Photo Essays

British best-selling author John le Carré on Oct. 16, 2017. Christian Charisius/picture alliance via Getty Images

Could a Spy Save Liberal Democracy?

John Le Carré’s latest protagonist bridges his old and new heroes, contending with the question of loyalty to a liberal society in crisis.

Greek Foreign Minister Nikos Dendias (right) meets with Libyan strongman Khalifa Haftar (left) in Athens, Greece, on Jan. 17, 2020, ahead of a peace conference in Berlin aimed at ending the civil war in Libya.

Russia’s Role in the Libyan Civil War Gives It Leverage Over Europe

Russia has played all sides in the conflict to get a seat at the negotiating table. Now it wants an end to sanctions.

Activists rally for climate action at Sydney Town Hall

Our Top Weekend Reads

Australia’s climate denialist media, a pro-independence mandate in Taiwan, and power-sharing returns to Northern Ireland.

Daniel Brokstad illustration for Foreign Policy

Socialism: Why It’s Back and What It Means

Essays on how social democracy can save the world, as well as counterpoints on why capitalism remains the best way for populations to thrive.

Iraqi mourners gather at the Shaheed Mohammed Baqir al-Sadr Bridge in Basra, Iraq, on Jan. 7, 2019, as they welcome the body of Abu Mahdi al-Muhandis, the slain chief of Hashed al-Shaabi, an Iraqi paramilitary force with close ties to Iran.

Qassem Suleimani Wanted U.S. Troops Out of Iraq. If They Go, ISIS Will Be Back.

The slain Iranian general helped defeat the Islamic State in Iraq, but his death is likely to unleash the sort of sectarian strife that Sunni extremists thrive on.

Then-Russian Prime Minister Vladimir Putin in 2010

Putin Is Planning a Partial Retirement

The Russian president may never leave the political stage—but he's now ready to take a step back.

iran-us-plane-crash-1988-document-article

Anatomy of an Accidental Shootdown

Three decades ago, a perfect storm of miscommunication, miscalculation, and human error in the heat of battle caused the United States to make a mistake similar to the one Iran just did.

Taiwanese navy personnel salute during a drill near the Suao naval harbor in Yilan, eastern Taiwan, on April 13, 2018.

Taiwan Needs More Than Election Victories to Fend Off China

The growing threat from the mainland can only be deterred by a public willing to make sacrifices.

Russian President Vladimir Putin delivers a New Year’s address to Russians in central Moscow on Dec. 31, 2017.

Putin Is Following the Game Plan of Other Autocrats Before Him

And moves like his Jan. 15 announcement generally work—both to secure a leader’s power and ensure a favorable transition down the road.

Businesspeople and shoppers walk along Madison Avenue in New York City on Nov. 1, 2011.

The Left and Right Are Wrong About Inequality

The problem isn’t trade or corporations—it’s the monopolization by professional groups of high-profit services.

Sudanese Prime Minister Abdalla Hamdok arrives prior to a bilateral meeting with the European Union's minister for foreign affairs and security policy at the EU headquarters in Brussels on Nov. 11, 2019.

Sudan’s New Prime Minister Grapples With His Country’s Past

Abdalla Hamdok wasn't sure he wanted the job, but six months later there is reason to hope—despite the failed mutiny this week.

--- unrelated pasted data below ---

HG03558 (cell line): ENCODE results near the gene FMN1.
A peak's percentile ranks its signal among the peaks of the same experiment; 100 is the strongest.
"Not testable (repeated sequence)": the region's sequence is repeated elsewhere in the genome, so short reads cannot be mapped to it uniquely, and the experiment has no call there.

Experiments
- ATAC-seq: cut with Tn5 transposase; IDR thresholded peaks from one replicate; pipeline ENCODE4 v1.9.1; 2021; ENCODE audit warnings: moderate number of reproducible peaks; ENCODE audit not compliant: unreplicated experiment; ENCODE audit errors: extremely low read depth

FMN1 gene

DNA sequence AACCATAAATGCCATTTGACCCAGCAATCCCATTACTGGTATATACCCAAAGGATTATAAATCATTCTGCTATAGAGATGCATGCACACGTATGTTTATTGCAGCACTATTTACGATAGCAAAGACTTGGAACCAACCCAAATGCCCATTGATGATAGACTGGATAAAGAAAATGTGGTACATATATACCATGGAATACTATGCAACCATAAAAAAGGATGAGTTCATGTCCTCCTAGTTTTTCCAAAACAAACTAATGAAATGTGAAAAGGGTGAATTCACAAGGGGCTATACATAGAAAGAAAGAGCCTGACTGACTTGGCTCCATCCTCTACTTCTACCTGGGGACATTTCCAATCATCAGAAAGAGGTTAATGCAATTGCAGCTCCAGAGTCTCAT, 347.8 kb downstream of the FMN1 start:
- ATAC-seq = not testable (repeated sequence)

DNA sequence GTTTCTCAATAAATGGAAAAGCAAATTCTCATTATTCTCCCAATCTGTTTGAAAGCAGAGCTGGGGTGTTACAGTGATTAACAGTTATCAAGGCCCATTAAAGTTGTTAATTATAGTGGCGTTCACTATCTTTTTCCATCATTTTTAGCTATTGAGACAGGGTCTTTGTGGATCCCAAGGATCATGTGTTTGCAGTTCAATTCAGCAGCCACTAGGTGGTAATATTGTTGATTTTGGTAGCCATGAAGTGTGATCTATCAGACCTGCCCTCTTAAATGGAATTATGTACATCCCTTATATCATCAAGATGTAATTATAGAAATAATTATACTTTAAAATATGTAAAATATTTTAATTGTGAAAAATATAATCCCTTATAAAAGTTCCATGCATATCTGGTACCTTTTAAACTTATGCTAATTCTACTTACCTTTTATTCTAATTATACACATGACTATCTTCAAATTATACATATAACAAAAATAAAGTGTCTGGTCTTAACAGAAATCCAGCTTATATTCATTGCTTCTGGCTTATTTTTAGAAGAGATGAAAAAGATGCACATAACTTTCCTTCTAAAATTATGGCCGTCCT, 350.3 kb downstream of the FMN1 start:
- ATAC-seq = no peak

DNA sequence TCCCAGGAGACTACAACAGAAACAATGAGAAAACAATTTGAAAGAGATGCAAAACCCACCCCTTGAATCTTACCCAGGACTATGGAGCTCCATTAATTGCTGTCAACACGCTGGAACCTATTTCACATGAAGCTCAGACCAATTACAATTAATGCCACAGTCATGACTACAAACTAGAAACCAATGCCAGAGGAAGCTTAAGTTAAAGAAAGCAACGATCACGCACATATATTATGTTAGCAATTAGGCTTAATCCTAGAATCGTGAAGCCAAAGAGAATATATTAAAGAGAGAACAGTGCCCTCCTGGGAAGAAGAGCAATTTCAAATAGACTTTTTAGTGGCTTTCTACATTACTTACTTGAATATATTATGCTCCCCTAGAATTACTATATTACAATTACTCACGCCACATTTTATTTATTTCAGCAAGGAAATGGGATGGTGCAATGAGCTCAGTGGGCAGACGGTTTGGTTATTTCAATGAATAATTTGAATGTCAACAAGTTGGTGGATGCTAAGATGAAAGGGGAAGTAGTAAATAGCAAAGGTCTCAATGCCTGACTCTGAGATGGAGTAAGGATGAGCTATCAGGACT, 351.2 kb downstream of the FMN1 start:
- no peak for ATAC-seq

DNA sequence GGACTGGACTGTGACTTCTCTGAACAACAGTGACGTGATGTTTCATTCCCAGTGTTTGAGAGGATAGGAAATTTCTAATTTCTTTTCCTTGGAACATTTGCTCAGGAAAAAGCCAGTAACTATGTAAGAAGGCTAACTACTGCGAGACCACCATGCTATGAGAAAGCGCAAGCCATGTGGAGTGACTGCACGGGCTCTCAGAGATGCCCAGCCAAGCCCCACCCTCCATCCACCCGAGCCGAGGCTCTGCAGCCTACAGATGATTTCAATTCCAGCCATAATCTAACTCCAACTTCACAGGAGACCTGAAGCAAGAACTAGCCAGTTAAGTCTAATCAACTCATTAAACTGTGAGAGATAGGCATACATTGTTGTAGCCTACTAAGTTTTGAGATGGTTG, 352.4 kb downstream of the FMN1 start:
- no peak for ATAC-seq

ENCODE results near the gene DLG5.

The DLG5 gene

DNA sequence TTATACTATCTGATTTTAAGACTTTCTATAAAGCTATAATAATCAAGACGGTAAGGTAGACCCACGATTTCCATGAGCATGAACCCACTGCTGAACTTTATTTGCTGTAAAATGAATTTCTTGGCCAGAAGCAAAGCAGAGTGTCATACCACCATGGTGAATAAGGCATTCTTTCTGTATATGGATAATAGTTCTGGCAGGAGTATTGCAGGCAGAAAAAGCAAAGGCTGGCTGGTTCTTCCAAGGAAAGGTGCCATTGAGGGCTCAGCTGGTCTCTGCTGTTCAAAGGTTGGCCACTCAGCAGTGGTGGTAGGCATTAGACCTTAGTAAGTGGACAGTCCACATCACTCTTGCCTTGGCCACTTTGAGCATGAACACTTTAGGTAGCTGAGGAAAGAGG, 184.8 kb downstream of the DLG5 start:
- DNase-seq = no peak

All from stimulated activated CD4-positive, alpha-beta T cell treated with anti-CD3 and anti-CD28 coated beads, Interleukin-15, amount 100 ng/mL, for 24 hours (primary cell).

Iran's Foreign Minister Mohammad Javad Zarif (C) with Britain's then-Foreign Secretary Boris Johnson (R), France's Foreign Minister Jean-Yves Le Drian (L), Germany Foreign Minister Heiko Maas (2nd L) at the EU headquarters in Brussels on May 15, 2018.

Europe Is Running Out of Time to Save the Iran Deal

After initiating a dispute resolution process, European leaders have a limited window to provide Iran with meaningful economic relief and seek to reduce tensions between Tehran and Washington.

A BMW employee works at the new BMW car production plant in San Luis Potosi, Mexico, on June 6, 2019.

NAFTA’s Replacement Gives Labor Some Shelter From Globalization’s Storms

The United States-Mexico-Canada Agreement sets new standards for workers — but can’t stand alone.

U.K. Prime Minister Boris Johnson and Jean-Claude Juncker, then-president of the European Commission, in Brussels on Oct. 17, 2019.

Avoiding Autarky

For some nations, trade and cooperation are becoming less attractive. But the world needs more coordination, not less.

A pro-Trump message on a house in the village of Doonbeg in County Clare, Ireland, on the main road to Trump International Golf Club on June 6, 2019.

Trump’s Growing European Base

Attitudes toward the United States are improving across the Atlantic—but only because the right wing is getting stronger.

Former U.S. diplomat Nicholas Burns testifies before the Senate.

Pompeo’s Silence Creates a ‘Crisis of Morale’ at State Department

“The rank and file are very disturbed by the inability, the refusal, of the secretary of state to defend his own people,” says former diplomat Nicholas Burns.

Myanmar's State Counsellor Aung San Suu Kyi stands before the UN International Court of Justice on Dec. 10, 2019, in the Hague.

Myanmar Has Blazed a Path to Democracy Without Rights

Aung San Suu Kyi’s persecution of the Rohingya paved the way for Modi.

Children learn how to use an insecticide-treated net to prevent malaria exposure in South Sudan on April 2, 2009.

How to Reverse the World’s Trust Deficit Disorder

Public-private partnerships can solve the planet’s most vexing problems—but they need to focus on systemic change rather than single issues to succeed.

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